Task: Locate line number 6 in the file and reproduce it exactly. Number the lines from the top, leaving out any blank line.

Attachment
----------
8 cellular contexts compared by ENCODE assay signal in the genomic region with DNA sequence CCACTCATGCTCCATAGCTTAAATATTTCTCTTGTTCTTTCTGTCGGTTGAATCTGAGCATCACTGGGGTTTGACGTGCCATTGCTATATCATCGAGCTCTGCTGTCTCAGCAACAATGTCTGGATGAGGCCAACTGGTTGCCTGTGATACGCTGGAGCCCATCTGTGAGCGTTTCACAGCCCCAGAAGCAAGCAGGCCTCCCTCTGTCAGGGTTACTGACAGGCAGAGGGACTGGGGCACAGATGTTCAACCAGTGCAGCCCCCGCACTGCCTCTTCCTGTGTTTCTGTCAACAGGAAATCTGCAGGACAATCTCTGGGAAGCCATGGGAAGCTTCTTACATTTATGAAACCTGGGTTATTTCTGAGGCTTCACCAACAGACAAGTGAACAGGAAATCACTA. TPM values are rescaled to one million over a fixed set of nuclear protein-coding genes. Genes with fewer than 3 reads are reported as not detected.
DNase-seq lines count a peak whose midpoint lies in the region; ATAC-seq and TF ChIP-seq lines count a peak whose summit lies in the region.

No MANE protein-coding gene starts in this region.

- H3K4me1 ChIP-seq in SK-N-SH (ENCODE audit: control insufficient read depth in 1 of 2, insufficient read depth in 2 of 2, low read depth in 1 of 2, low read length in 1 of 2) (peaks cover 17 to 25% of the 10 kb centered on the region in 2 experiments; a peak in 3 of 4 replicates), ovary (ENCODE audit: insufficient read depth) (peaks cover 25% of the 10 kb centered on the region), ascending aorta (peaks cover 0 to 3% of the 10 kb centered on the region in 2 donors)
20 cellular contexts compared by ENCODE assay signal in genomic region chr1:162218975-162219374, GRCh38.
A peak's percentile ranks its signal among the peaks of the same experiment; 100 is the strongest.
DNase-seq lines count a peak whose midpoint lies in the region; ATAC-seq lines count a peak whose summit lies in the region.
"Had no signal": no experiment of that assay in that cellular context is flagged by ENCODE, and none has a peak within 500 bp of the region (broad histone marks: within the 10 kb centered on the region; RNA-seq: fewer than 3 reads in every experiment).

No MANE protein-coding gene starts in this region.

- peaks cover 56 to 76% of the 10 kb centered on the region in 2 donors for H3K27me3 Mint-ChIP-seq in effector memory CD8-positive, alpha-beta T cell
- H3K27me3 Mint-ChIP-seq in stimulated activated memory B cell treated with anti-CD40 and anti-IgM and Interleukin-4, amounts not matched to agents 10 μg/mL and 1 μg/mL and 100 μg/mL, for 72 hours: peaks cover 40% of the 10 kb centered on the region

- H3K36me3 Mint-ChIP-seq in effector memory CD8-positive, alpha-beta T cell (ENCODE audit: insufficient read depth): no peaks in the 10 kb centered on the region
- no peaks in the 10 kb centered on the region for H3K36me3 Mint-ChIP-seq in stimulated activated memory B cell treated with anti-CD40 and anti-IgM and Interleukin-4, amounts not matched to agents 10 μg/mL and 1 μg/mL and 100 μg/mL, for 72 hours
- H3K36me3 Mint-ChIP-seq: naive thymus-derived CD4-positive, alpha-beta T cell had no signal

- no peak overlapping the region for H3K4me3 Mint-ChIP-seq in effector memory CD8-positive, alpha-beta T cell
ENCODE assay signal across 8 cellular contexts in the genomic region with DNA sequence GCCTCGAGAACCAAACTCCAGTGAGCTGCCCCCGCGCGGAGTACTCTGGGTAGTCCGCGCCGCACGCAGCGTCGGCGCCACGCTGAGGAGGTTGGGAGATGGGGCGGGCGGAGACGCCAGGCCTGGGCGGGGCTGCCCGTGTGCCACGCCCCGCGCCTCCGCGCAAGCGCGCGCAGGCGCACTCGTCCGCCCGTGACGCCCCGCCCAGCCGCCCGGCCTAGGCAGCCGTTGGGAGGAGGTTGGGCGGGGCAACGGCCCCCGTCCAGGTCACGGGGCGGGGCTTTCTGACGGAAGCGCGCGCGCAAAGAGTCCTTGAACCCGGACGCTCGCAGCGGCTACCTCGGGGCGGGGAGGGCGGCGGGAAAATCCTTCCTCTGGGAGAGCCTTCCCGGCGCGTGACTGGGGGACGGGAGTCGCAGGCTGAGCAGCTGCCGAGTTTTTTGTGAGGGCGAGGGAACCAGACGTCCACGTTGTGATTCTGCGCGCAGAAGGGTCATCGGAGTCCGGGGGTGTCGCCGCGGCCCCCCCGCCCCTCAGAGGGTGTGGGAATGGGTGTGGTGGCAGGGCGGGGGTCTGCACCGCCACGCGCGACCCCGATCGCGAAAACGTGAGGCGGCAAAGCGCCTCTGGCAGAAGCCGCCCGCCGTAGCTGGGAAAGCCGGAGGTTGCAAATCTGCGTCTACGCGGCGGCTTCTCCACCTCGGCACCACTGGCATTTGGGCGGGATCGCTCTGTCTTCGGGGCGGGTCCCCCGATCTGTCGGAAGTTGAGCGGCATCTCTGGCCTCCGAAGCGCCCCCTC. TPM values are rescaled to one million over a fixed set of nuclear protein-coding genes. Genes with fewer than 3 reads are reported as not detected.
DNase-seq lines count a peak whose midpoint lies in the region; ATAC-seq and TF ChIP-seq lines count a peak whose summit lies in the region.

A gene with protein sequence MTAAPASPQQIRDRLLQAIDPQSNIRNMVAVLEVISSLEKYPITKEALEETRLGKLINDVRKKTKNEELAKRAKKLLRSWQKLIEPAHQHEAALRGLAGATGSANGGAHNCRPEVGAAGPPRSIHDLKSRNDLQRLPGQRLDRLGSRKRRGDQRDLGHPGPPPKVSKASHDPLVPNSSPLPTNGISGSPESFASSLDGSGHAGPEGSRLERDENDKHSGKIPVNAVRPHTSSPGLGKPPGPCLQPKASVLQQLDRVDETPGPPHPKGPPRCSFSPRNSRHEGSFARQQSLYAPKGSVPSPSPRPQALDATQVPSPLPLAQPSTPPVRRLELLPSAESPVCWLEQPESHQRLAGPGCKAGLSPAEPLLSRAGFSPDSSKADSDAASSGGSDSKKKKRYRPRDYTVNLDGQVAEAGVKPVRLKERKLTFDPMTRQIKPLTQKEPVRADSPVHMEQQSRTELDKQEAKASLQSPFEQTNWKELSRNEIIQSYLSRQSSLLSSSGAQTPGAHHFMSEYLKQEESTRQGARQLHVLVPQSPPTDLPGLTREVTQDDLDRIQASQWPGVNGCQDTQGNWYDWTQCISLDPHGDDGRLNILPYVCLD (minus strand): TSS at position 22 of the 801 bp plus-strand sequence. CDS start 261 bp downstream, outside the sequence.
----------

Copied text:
A peak's percentile ranks its signal among the peaks of the same experiment; 100 is the strongest.